“We humans look rather different from a tree. Without a doubt we perceive the world differently than a tree does. But down deep, at the molecular heart of life, the trees and we are essentially identical.”
― Carl Sagan, Cosmos
by Sylvia Plath
A smile fell in the grass.
And how will your night dances
Lose themselves. In mathematics?
Such pure leaps and spirals –
Surely they travel
The world forever, I shall not entirely
Sit emptied of beauties, the gift
Of your small breath, the drenched grass
Smell of your sleeps, lilies, lilies.
Their flesh bears no relation.
Cold folds of ego, the calla,
And the tiger, embellishing itself –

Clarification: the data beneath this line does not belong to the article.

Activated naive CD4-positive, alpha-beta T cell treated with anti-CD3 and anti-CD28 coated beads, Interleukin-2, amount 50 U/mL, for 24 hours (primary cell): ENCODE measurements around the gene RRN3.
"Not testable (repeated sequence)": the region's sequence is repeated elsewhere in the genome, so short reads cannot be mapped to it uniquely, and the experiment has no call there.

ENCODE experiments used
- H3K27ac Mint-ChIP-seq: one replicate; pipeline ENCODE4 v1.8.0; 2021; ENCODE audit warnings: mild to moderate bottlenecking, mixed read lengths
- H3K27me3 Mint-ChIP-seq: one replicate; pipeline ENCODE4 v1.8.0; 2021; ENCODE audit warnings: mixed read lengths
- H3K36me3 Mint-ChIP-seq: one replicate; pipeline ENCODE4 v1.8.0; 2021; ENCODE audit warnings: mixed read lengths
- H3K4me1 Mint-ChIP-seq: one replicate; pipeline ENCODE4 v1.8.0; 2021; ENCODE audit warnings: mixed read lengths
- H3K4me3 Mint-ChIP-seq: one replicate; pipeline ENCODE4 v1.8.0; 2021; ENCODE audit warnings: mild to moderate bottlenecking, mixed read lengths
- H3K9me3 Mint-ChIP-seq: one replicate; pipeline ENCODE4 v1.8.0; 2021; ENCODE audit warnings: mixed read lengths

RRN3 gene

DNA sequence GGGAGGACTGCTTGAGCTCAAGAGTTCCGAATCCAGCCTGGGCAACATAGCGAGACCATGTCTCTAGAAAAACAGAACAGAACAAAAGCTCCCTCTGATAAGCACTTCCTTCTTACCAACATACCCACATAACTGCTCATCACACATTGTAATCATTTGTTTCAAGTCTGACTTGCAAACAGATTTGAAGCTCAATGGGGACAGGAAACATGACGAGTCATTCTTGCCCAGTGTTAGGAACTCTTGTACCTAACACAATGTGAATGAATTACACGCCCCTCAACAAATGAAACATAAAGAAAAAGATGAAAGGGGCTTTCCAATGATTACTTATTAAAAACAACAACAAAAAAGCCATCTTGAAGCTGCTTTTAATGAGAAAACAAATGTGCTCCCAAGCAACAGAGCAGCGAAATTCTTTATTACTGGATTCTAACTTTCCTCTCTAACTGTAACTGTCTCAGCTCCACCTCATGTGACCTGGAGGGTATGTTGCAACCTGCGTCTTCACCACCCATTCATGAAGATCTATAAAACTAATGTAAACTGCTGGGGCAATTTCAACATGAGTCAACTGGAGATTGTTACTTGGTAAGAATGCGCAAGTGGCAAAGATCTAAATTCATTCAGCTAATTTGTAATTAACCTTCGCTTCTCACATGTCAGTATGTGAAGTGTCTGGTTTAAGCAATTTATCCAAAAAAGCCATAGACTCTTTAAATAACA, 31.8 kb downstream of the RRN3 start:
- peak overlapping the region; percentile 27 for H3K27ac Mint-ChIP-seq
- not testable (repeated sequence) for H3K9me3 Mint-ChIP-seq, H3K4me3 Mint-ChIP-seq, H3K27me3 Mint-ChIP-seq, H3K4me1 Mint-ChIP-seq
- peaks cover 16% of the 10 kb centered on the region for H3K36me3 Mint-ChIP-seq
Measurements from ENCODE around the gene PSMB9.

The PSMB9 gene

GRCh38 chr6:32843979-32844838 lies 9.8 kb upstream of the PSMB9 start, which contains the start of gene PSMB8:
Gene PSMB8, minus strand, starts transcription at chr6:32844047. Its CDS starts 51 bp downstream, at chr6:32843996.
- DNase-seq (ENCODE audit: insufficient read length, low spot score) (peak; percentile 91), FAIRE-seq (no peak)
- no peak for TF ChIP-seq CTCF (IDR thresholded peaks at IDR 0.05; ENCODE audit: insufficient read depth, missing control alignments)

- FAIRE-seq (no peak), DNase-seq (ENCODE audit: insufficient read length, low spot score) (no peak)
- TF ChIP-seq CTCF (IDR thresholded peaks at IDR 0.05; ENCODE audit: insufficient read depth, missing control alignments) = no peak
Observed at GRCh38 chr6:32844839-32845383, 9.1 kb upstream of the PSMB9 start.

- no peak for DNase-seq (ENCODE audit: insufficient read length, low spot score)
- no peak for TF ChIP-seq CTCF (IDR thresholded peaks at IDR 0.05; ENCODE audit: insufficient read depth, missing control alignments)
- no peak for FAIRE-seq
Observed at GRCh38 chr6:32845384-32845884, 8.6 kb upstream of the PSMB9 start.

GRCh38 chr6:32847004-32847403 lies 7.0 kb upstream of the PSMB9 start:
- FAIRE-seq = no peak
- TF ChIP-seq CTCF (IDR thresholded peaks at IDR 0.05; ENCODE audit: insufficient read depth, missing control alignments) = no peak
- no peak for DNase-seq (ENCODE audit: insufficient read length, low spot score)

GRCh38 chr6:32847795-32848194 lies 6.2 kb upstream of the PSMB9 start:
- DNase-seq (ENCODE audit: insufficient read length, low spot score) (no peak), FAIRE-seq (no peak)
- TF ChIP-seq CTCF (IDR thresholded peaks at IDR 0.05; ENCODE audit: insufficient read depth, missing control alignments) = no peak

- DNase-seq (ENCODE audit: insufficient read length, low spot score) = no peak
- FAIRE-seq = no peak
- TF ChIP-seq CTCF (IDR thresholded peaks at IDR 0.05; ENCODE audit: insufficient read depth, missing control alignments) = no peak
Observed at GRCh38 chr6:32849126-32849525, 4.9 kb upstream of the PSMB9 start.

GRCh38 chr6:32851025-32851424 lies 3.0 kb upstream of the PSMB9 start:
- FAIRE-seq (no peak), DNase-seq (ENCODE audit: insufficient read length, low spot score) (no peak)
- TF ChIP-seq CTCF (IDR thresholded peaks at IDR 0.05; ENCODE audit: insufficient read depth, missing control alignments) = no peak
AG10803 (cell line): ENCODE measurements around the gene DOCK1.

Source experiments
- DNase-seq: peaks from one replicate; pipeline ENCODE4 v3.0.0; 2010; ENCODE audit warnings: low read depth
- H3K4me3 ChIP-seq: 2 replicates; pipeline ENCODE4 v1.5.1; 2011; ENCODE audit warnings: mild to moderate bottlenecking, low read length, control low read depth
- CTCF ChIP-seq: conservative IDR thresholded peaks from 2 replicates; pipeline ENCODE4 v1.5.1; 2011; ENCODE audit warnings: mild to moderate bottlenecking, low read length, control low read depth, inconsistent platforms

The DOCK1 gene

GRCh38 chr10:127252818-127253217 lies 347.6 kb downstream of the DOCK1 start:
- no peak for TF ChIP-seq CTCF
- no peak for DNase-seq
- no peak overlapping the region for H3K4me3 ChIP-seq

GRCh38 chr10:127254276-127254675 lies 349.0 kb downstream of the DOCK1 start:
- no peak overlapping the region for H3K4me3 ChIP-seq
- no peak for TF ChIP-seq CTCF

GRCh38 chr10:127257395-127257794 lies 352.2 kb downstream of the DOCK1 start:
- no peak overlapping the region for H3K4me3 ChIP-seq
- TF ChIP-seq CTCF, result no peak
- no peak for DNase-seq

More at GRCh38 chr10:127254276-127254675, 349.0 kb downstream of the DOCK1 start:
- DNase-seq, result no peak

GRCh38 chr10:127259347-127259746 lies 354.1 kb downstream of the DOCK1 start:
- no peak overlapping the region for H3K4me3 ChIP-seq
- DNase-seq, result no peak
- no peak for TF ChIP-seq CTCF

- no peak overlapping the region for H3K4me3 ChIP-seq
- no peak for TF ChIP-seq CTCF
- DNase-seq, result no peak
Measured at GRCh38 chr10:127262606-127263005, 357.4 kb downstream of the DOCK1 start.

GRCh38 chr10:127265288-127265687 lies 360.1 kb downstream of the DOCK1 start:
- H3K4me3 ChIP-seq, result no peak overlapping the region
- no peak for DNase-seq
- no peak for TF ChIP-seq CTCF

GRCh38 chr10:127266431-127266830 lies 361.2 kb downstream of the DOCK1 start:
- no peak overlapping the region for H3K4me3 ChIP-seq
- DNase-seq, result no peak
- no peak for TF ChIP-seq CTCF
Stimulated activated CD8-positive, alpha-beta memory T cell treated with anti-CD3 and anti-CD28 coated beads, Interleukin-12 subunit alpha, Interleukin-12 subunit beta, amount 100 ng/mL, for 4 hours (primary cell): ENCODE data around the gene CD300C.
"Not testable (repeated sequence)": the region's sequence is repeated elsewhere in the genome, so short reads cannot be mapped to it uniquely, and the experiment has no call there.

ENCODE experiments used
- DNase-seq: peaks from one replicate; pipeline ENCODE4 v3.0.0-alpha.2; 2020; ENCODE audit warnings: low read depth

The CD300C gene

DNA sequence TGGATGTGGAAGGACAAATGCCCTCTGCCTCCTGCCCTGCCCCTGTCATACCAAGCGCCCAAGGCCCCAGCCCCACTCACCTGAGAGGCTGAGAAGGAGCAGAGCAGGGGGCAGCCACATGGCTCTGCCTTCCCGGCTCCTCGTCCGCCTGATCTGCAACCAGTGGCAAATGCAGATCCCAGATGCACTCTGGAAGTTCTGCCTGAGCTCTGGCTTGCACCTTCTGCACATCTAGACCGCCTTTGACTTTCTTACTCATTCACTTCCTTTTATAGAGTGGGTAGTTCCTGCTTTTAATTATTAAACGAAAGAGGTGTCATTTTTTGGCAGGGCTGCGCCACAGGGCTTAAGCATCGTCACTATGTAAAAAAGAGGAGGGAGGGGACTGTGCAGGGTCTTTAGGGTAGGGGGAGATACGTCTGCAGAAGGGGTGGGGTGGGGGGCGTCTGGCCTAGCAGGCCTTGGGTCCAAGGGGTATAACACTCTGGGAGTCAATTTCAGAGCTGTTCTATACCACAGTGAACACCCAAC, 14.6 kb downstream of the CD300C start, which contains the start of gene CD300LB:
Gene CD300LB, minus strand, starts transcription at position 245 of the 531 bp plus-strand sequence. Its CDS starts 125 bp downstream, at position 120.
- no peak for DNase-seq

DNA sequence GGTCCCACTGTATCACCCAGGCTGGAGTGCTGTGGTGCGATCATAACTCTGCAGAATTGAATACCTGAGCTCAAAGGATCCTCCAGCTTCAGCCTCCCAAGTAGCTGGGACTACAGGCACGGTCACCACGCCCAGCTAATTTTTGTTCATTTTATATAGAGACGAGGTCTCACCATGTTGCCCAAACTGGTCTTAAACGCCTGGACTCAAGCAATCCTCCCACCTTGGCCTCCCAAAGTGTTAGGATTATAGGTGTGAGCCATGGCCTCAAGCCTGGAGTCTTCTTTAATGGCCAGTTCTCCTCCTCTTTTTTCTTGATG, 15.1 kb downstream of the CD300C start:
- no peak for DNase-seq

Spots, and a spread of hot petals.
Have such a space to cross,
Such coldness, forgetfulness.
So your gestures flake off –
Warm and human, then their pink light
Bleeding and peeling
Through the black amnesias of heaven.
Why am I given
These lamps, these planets
Falling like blessings, like flakes
Six sided, white
On my eyes, my lips, my hair
Touching and melting.
“Nature has no consolation for us. Out of her formlessness issues forms which return to formlessness,——that is all. The plant becomes clay; the clay becomes a plant. When the plant turns to clay, what becomes of the vibration which was its life? Does it go on existing viewlessly, like the forces that shape spectres of frondage in the frost upon a window-pane?”
― Lafcadio Hearn